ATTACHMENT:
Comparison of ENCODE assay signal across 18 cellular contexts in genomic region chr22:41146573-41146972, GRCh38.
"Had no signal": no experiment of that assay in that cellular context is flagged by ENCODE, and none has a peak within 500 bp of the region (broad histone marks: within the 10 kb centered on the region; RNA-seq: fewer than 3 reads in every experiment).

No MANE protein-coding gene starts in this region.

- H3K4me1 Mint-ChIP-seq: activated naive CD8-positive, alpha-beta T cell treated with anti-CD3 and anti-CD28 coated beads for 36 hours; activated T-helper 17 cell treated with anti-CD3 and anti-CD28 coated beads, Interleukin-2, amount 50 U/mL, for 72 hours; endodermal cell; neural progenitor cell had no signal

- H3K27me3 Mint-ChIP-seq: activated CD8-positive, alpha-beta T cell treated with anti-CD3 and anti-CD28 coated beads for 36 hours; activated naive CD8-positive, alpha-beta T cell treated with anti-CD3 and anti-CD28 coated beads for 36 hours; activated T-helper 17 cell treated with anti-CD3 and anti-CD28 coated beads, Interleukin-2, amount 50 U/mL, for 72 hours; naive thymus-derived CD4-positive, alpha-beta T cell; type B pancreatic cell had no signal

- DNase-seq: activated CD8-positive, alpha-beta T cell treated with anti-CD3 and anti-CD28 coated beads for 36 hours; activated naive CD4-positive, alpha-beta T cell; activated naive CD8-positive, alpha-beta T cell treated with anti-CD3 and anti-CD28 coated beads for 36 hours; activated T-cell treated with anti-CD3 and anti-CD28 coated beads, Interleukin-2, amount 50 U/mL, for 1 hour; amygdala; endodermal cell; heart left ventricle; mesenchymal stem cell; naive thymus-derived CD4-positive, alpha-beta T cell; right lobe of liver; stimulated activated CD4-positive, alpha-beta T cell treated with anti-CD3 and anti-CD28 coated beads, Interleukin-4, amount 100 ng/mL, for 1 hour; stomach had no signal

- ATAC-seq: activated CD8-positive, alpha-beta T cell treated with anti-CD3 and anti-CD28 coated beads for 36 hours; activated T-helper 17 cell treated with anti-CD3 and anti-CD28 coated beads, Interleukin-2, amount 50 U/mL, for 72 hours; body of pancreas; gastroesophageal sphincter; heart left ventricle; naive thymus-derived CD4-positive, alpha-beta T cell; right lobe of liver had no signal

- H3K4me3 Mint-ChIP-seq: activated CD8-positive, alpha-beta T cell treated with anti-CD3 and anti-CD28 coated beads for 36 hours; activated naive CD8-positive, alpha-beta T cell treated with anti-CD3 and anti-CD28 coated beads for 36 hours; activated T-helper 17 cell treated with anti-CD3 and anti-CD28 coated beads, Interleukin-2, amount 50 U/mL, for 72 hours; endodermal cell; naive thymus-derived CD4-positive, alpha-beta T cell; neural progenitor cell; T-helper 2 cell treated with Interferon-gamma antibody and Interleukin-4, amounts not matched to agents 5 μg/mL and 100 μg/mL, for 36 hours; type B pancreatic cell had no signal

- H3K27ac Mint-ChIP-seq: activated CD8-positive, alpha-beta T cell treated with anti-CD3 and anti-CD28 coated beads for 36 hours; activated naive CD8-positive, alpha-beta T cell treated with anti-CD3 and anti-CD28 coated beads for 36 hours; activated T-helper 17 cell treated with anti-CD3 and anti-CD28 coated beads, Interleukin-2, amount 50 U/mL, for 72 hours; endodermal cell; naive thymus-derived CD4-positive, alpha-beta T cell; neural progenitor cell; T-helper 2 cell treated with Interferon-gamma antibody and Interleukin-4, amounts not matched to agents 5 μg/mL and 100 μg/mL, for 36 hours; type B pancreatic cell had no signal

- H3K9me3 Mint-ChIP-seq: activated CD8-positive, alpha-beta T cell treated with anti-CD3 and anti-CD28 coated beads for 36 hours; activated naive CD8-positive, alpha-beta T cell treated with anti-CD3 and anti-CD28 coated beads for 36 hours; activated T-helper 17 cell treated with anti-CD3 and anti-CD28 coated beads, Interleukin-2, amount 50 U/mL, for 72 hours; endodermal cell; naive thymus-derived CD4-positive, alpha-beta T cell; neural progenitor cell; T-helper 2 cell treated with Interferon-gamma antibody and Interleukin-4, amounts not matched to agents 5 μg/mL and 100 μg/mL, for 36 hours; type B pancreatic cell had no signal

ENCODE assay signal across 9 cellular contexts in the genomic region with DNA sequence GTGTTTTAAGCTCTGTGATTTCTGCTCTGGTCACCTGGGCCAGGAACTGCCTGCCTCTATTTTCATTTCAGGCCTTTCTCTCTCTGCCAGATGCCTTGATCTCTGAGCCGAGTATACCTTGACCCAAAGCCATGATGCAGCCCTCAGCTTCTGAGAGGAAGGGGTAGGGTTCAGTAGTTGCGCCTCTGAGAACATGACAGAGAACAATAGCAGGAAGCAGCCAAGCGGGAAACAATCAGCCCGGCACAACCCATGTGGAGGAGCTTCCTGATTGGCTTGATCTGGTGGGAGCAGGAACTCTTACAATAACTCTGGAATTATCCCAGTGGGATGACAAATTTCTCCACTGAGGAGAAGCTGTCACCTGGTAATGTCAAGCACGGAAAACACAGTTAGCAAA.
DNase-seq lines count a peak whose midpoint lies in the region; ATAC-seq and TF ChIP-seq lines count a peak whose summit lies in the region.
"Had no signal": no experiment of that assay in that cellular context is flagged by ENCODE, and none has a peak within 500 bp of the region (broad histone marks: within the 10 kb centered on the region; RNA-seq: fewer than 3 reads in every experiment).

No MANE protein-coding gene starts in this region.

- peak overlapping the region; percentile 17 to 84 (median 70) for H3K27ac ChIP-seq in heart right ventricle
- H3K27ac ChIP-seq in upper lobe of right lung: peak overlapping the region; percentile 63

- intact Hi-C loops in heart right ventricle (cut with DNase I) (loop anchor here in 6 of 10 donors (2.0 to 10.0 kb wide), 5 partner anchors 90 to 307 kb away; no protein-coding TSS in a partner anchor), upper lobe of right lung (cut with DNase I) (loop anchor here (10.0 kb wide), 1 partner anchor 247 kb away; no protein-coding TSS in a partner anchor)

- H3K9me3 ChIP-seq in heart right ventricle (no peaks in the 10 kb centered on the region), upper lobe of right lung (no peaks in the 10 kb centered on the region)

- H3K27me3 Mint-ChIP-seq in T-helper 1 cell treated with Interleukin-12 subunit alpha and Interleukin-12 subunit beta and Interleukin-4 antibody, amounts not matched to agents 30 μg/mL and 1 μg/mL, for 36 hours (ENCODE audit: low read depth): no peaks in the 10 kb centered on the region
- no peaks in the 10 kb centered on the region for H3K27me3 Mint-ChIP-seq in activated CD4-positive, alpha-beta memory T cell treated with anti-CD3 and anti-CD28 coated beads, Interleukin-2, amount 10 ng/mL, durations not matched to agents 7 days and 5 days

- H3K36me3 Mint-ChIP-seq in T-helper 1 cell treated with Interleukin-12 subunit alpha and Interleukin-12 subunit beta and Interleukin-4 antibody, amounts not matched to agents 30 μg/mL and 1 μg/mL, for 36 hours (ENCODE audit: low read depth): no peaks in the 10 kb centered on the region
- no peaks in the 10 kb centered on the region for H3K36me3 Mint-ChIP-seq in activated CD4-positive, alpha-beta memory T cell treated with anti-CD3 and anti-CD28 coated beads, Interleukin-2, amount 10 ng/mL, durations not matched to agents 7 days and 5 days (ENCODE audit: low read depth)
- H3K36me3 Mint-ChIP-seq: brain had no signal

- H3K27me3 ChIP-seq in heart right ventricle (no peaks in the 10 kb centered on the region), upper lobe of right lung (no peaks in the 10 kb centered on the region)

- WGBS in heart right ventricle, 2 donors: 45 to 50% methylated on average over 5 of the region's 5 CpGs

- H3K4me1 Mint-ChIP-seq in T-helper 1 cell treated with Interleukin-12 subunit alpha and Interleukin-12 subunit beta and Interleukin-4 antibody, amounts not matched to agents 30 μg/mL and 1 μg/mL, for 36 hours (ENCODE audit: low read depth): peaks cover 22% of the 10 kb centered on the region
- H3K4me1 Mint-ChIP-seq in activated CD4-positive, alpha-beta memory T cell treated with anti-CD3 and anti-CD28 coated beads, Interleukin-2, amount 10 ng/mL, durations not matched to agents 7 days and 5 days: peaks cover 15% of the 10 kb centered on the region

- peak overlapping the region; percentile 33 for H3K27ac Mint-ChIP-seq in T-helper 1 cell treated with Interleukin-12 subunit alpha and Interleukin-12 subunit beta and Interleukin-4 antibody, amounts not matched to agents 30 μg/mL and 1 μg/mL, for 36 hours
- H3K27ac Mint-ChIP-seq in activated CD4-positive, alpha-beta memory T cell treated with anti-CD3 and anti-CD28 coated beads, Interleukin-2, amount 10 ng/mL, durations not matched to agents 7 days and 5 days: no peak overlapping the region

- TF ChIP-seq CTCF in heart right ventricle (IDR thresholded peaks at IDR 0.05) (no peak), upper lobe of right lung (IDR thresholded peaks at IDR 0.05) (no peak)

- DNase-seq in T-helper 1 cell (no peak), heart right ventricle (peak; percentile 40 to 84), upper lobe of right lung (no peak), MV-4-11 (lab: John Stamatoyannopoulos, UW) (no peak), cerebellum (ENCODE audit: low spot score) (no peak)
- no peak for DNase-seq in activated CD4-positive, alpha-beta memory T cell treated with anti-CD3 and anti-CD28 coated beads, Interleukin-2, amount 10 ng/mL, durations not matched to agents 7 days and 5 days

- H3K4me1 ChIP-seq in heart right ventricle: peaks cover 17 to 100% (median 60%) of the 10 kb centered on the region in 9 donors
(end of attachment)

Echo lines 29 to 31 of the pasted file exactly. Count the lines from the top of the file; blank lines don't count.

- H3K27ac Mint-ChIP-seq in activated CD4-positive, alpha-beta memory T cell treated with anti-CD3 and anti-CD28 coated beads, Interleukin-2, amount 10 ng/mL, durations not matched to agents 7 days and 5 days: no peak overlapping the region

- TF ChIP-seq CTCF in heart right ventricle (IDR thresholded peaks at IDR 0.05) (no peak), upper lobe of right lung (IDR thresholded peaks at IDR 0.05) (no peak)

- DNase-seq in T-helper 1 cell (no peak), heart right ventricle (peak; percentile 40 to 84), upper lobe of right lung (no peak), MV-4-11 (lab: John Stamatoyannopoulos, UW) (no peak), cerebellum (ENCODE audit: low spot score) (no peak)